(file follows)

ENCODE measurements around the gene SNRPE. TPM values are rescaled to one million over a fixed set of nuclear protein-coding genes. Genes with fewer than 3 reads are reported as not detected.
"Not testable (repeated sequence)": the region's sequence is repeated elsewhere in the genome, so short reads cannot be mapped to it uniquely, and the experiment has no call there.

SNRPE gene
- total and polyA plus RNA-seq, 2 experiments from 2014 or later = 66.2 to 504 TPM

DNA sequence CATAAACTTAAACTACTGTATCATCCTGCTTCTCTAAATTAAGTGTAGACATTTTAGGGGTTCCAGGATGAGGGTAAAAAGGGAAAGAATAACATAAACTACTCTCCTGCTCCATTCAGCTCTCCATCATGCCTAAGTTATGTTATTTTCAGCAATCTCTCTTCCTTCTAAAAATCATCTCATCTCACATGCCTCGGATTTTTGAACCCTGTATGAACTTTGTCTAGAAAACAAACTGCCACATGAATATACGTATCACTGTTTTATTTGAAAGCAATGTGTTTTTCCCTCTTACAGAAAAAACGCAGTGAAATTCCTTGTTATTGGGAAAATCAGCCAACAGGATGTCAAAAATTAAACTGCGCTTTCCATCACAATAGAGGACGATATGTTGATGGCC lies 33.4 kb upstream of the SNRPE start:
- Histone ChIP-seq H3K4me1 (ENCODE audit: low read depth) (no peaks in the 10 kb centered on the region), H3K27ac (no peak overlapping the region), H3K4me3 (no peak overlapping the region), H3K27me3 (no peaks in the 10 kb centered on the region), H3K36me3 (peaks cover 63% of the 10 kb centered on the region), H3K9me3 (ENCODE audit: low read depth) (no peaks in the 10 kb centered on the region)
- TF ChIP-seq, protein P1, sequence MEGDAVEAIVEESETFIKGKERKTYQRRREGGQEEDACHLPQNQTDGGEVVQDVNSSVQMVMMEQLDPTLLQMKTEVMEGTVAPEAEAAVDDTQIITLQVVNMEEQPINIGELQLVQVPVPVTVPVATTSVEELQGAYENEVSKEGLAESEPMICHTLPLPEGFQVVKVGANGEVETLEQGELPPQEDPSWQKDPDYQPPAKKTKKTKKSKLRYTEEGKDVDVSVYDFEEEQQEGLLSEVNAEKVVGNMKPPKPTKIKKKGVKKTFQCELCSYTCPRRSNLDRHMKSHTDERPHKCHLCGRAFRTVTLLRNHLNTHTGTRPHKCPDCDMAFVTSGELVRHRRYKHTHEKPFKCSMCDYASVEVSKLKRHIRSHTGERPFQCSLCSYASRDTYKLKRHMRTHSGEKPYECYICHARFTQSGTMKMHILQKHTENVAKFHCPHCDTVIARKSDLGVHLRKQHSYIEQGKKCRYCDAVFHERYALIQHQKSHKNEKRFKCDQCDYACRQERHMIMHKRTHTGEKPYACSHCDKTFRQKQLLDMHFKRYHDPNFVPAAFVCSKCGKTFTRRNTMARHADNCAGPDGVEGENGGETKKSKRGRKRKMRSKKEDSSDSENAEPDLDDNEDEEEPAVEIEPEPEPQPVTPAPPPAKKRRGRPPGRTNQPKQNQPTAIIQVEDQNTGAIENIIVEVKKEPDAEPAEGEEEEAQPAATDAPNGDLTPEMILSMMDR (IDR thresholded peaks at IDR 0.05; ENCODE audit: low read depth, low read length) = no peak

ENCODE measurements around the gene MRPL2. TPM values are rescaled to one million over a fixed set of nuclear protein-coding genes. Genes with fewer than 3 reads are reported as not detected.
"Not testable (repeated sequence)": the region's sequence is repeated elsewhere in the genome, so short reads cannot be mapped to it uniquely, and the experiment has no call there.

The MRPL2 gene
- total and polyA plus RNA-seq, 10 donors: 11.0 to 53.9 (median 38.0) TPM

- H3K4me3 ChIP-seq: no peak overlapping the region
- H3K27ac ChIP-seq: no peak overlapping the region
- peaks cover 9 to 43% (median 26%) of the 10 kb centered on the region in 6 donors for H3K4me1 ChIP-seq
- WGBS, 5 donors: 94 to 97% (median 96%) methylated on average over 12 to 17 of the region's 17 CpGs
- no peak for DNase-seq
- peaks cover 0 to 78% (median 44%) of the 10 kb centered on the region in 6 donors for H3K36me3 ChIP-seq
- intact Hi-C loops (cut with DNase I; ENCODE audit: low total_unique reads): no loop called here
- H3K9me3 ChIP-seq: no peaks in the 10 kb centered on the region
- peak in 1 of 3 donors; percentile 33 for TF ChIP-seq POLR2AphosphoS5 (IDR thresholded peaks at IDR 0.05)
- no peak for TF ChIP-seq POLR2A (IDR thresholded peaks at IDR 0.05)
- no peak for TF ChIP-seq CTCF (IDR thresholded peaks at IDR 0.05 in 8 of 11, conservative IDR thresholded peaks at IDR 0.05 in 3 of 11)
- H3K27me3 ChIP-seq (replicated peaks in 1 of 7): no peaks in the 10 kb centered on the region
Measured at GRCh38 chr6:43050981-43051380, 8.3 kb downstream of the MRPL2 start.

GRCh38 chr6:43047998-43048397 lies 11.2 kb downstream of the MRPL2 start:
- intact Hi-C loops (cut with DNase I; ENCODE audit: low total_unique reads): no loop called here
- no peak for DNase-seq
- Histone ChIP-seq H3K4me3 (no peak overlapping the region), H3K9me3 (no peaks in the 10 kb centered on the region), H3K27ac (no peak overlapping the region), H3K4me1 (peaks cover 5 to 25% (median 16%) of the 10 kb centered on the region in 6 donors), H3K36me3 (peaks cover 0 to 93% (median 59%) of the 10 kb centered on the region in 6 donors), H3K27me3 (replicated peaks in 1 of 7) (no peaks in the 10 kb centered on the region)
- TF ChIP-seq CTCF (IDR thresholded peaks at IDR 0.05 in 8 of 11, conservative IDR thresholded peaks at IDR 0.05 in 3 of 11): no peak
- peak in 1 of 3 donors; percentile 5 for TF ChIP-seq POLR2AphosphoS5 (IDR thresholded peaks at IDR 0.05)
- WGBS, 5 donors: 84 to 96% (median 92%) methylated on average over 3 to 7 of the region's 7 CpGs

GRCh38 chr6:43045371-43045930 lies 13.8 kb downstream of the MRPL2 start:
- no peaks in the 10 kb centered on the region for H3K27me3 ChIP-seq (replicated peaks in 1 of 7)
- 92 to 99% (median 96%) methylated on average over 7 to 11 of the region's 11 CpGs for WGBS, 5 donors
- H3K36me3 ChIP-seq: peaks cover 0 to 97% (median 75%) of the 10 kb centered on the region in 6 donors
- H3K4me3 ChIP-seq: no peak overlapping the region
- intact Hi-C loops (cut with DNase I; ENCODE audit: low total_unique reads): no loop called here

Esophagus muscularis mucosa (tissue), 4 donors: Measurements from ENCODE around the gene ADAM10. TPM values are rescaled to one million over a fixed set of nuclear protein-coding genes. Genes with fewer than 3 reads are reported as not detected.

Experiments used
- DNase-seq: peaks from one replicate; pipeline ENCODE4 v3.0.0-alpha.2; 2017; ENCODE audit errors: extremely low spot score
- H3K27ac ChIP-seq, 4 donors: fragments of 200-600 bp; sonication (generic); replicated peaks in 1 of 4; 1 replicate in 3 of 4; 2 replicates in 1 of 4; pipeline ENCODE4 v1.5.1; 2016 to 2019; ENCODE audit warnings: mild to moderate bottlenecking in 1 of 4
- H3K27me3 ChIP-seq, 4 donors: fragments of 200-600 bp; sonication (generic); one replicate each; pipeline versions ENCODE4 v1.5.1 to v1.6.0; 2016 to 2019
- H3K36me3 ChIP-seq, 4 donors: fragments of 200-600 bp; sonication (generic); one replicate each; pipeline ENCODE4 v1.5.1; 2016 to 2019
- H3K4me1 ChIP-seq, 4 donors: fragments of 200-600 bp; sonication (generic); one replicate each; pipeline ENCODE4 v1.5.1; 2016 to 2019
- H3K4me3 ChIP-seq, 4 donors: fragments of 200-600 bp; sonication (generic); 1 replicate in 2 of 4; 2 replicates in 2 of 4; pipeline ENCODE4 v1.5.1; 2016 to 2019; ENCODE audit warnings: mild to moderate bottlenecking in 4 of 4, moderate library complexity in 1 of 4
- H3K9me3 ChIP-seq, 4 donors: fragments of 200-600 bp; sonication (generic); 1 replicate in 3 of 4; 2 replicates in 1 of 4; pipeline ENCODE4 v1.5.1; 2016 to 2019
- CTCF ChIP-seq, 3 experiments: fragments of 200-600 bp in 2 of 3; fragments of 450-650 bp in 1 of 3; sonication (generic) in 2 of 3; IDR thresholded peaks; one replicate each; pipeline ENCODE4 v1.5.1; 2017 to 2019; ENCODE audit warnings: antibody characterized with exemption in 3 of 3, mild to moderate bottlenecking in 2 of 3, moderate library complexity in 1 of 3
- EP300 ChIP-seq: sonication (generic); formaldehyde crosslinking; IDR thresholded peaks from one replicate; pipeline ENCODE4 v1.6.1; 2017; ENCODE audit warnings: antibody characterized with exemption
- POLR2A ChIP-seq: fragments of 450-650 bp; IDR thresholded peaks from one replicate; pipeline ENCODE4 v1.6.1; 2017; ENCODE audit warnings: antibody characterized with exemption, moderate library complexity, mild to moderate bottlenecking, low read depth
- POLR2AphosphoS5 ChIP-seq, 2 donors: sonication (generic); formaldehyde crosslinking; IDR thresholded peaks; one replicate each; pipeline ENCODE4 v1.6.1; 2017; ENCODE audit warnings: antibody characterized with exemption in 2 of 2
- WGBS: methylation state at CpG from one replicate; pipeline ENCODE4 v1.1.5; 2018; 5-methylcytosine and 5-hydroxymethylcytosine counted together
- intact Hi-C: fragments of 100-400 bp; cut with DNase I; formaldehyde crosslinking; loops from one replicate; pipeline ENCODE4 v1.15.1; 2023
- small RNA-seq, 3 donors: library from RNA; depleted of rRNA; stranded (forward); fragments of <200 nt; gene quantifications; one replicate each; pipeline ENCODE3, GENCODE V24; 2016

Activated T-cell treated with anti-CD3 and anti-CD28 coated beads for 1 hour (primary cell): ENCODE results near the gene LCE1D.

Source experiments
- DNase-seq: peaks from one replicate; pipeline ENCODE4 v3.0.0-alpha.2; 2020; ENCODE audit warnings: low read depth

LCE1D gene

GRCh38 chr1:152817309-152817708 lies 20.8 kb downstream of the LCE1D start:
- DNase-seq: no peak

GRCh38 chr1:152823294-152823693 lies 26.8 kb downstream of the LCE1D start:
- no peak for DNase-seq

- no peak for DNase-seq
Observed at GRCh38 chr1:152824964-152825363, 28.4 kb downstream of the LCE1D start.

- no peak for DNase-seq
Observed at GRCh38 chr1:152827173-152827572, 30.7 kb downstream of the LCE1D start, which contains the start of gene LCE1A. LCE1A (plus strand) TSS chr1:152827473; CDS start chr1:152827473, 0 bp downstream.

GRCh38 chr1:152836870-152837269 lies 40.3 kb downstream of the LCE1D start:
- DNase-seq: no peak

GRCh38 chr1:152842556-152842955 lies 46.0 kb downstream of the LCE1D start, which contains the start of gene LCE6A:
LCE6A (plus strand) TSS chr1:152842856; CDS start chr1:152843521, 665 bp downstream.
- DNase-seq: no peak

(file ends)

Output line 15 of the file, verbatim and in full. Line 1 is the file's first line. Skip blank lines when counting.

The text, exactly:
- WGBS, 5 donors: 94 to 97% (median 96%) methylated on average over 12 to 17 of the region's 17 CpGs